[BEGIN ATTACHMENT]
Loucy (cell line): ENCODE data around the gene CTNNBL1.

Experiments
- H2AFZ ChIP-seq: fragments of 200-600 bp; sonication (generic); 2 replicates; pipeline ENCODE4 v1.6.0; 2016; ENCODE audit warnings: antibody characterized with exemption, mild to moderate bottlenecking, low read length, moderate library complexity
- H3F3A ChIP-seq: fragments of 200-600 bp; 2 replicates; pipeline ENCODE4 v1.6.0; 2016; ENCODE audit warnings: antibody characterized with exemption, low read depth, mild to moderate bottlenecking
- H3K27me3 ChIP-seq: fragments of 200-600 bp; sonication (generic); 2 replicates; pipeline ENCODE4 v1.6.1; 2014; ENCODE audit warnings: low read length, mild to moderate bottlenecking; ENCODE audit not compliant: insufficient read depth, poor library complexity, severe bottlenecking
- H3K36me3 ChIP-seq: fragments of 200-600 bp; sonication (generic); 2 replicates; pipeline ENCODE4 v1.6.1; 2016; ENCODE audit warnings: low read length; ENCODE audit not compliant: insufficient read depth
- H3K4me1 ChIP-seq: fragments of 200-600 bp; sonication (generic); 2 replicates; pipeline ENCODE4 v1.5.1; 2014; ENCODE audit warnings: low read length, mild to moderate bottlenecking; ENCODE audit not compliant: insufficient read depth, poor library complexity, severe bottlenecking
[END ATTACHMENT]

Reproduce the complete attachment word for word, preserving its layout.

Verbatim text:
Loucy (cell line): ENCODE data around the gene CTNNBL1.

Experiments
- H2AFZ ChIP-seq: fragments of 200-600 bp; sonication (generic); 2 replicates; pipeline ENCODE4 v1.6.0; 2016; ENCODE audit warnings: antibody characterized with exemption, mild to moderate bottlenecking, low read length, moderate library complexity
- H3F3A ChIP-seq: fragments of 200-600 bp; 2 replicates; pipeline ENCODE4 v1.6.0; 2016; ENCODE audit warnings: antibody characterized with exemption, low read depth, mild to moderate bottlenecking
- H3K27me3 ChIP-seq: fragments of 200-600 bp; sonication (generic); 2 replicates; pipeline ENCODE4 v1.6.1; 2014; ENCODE audit warnings: low read length, mild to moderate bottlenecking; ENCODE audit not compliant: insufficient read depth, poor library complexity, severe bottlenecking
- H3K36me3 ChIP-seq: fragments of 200-600 bp; sonication (generic); 2 replicates; pipeline ENCODE4 v1.6.1; 2016; ENCODE audit warnings: low read length; ENCODE audit not compliant: insufficient read depth
- H3K4me1 ChIP-seq: fragments of 200-600 bp; sonication (generic); 2 replicates; pipeline ENCODE4 v1.5.1; 2014; ENCODE audit warnings: low read length, mild to moderate bottlenecking; ENCODE audit not compliant: insufficient read depth, poor library complexity, severe bottlenecking